I was a little late to the Röyksopp train but I got on board when my friend Sara took me to see them live at the Avalon in Hollywood (with Annie opening!). My estimation of an electronic band is paradoxically tied to how they present themselves in a live setting, and Röyksopp did not disappoint. Nearly every song they played became my favorite song ever for a few minutes in 2006, especially "What Else Is There?" While The Knife's Karin Dreijer Andersson wasn't there to perform the song live, I was sold on the track by the beautiful woman in the red and black dress. I know I'm not alone in ranking this dreamy, dark monster of a song as a favorite of the decade.
"Don't You Want Me?" for the low-fi indie rock generation. Linked this one to everybody upon first listen. A perfect little song. Love the bit where the strings and horns come in, one of my favorite musical moments of the last ten years.
Like Yeah Yeah Yeahs, Goldfrapp are another group whose output has been confined to this century and is uniformly spectacular. The first of many Goldfrapp tracks on this list, this song is called "A&E," which stands for "Accident and Emergency" and is not a reference to the American cable TV network best known for biographies of Nazis, reality shows about racist evangelical bounty hunters, and interminable reruns of Agatha Christie's Poirot.
"A&E" is totally different from every other Goldfrapp single in that elusive way whereby an artist changes their whole sound and aesthetic while remaining totally awesome. Alison Goldfrapp's lyrics rarely tell a clear cut story -- she has a way of throwing out certain words and phrases that resonate in your mind and take on added meaning -- but "A&E" is a pretty explicit tale of someone who's found themselves pilled up and in an emergency room asking why the object of her affection is nowhere to be found while we, the listeners, ask ourselves whether she meant to wake up at all.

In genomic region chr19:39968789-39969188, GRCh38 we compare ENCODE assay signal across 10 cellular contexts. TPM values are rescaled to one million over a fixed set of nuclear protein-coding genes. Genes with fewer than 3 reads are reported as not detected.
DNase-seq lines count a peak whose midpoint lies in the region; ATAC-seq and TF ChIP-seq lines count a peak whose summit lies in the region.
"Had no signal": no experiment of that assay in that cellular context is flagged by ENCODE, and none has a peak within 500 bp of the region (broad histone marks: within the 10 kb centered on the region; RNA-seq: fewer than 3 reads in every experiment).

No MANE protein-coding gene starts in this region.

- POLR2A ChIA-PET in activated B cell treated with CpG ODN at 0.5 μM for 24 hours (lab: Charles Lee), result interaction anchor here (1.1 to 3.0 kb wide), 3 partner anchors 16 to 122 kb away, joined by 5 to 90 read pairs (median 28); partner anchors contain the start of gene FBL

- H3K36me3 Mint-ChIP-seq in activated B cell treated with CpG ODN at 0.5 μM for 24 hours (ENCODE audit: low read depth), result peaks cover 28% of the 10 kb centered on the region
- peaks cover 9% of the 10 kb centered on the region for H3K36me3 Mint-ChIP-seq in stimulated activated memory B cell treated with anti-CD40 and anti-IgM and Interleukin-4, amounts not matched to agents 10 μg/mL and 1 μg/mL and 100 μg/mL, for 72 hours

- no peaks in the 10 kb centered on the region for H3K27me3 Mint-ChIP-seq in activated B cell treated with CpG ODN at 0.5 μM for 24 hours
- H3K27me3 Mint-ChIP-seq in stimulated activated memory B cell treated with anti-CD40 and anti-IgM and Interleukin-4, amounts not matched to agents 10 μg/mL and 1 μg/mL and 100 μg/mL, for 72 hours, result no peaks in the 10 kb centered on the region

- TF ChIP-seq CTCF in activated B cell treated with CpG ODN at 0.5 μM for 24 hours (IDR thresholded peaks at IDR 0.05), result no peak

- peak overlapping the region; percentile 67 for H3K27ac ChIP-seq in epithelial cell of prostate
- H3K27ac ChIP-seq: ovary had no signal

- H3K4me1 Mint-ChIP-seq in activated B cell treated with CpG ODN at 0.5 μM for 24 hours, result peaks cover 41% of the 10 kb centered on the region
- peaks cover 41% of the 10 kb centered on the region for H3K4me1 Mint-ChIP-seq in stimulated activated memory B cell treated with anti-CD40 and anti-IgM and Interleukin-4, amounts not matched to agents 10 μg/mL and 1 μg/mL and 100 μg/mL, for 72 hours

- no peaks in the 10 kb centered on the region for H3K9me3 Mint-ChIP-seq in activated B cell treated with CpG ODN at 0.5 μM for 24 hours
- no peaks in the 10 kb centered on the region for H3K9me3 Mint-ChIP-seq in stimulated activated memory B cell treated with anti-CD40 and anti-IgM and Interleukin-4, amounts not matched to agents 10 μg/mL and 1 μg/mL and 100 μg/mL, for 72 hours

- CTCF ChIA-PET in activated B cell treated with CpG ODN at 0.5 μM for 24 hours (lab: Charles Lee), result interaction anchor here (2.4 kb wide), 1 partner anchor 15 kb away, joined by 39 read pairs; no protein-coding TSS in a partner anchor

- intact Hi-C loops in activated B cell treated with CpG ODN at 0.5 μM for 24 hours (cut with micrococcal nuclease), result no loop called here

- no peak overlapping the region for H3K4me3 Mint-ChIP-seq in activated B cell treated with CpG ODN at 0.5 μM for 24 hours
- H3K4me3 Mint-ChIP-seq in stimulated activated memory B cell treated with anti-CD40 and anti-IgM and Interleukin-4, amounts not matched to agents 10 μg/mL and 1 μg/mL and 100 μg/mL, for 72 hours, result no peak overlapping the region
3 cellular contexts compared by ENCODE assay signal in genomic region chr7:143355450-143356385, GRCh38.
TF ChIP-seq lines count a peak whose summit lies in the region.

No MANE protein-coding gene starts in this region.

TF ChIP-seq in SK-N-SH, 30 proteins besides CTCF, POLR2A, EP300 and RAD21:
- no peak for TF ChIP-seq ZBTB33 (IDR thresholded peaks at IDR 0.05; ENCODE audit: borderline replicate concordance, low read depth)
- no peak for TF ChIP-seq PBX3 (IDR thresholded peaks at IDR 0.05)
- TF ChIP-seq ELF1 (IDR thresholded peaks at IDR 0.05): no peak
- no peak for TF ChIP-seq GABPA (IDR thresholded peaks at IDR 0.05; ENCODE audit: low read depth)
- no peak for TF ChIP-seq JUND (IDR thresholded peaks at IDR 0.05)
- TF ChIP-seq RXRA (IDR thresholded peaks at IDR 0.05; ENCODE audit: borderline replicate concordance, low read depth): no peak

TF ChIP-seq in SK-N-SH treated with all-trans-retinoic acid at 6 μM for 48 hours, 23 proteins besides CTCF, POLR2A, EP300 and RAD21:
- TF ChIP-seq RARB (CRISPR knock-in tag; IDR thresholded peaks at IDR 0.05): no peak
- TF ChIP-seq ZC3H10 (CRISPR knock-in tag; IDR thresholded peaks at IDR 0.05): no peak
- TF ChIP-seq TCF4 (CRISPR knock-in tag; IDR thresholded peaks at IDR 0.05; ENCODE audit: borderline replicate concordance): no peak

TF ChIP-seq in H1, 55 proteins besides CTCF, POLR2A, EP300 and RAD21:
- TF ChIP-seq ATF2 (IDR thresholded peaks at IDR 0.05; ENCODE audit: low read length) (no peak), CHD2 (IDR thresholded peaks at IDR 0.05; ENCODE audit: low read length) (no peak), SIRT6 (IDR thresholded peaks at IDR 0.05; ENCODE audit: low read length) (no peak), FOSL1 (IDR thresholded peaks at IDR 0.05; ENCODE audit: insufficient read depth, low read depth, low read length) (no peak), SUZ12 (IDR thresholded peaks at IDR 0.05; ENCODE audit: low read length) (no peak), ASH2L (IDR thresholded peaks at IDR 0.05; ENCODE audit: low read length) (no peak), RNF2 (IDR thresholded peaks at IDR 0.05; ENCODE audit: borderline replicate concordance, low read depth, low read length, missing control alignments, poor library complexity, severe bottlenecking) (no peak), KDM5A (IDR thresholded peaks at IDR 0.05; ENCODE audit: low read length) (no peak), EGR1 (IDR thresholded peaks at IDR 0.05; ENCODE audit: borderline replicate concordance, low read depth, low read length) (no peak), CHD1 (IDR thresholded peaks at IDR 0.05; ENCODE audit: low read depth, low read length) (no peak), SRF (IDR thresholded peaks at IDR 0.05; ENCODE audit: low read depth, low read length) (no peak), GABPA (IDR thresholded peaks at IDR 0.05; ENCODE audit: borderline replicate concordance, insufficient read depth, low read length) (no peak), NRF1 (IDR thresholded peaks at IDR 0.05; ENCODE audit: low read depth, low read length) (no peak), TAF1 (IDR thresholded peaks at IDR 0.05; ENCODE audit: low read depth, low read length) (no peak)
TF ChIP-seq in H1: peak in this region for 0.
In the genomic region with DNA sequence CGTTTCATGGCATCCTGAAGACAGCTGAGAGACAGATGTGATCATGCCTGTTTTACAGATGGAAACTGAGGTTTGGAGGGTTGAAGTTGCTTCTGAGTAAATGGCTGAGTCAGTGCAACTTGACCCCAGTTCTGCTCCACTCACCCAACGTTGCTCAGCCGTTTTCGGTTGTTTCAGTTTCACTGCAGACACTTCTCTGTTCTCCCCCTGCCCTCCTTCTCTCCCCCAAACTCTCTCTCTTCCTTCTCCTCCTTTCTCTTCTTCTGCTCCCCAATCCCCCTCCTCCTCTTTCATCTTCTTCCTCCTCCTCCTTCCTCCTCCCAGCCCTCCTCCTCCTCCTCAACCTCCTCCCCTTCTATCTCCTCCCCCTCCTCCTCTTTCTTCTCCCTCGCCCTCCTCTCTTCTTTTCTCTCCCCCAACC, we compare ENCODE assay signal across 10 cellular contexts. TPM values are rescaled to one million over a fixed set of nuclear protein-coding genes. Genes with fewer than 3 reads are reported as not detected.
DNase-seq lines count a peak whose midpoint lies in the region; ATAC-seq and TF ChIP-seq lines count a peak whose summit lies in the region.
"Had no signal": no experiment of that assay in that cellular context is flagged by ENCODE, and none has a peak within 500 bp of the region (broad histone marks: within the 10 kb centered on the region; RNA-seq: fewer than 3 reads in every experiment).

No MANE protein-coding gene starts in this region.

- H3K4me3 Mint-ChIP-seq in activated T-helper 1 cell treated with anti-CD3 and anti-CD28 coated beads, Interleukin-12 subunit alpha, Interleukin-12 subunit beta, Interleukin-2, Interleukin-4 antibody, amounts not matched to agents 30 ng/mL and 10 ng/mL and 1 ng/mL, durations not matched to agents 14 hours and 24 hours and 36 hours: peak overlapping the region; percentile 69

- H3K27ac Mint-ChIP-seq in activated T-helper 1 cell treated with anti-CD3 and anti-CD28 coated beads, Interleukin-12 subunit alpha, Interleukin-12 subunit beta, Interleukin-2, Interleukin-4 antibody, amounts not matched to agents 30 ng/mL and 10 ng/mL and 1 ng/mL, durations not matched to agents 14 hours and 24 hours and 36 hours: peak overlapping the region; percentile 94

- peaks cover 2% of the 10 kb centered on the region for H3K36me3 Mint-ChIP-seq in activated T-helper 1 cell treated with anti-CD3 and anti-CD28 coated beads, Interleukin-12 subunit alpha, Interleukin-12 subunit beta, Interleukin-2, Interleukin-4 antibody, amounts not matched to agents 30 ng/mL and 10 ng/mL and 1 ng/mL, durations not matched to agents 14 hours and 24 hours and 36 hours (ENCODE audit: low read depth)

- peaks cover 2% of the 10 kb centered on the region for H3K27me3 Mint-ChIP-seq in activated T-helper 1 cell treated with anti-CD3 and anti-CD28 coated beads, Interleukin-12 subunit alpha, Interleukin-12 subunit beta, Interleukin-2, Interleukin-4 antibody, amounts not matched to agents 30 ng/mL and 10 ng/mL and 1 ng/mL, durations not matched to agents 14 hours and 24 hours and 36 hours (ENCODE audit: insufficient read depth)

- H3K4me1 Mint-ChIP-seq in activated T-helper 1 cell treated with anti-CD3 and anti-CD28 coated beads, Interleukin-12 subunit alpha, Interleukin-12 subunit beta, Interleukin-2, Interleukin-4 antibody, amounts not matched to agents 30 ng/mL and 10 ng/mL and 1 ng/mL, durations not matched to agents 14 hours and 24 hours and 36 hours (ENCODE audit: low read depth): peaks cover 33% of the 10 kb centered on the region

I love every pluck of the strings, every beat of the drums, every cheesy riff and stupid lyric and bombastic guitar chorus and every other goddamn sound in this PIECE OF SHIT SONG GOD AAAARRRRGGGH!!111
Like most people I know, I didn't care for Show Your Bones at first. But like a lot of the best albums, Show Your Bones sneaks up on you like some dancefloor predator you keep at arm's length for hours until you're suddenly dry-humping up against a wall. "Warrior" is my favorite track on the record. It starts minimally: just fuzz, strumming, and a bit of percussion, but the band gives you enough of the riff and the melody to let you know that the song is catchy and could rock if they really wanted it to. Karen O's lyrics ride that line between meaning something and meaning anything, which is a lyrical quality I like quite a lot. I'm also kind of a sucker for songs that reference roads and travel, a subject we'll touch on more in future editions of this list. By the end, "Warrior" picks up and gives you one good chorus' worth of the YYY fire everyone waited the whole album to hear.
Wow. It's been nearly ten years since "Emerge" made electronic music cool again. Still looks good. Feels good, too. But "Sweetness" is better. Just listen to that throbbing bass line in the preview clip above. The first minute and twenty seconds of this song can change my mood completely.
That this song has remained one of my favorites for several years now is a success story for targeted marketing. Amazon knew from my previous purchases that I might like this record from the Sneaker Pimps guy and sent me a very persuasive press release for his new solo project IAMX. Something about the presentation sold me and I bought the CD and discovered "Missile", a fantastic, dark, S&M sort of ballad that comes close to answering the question, "What if Thom Yorke was an androgynous goth boy?" This one ended up on my first Insomnia mix.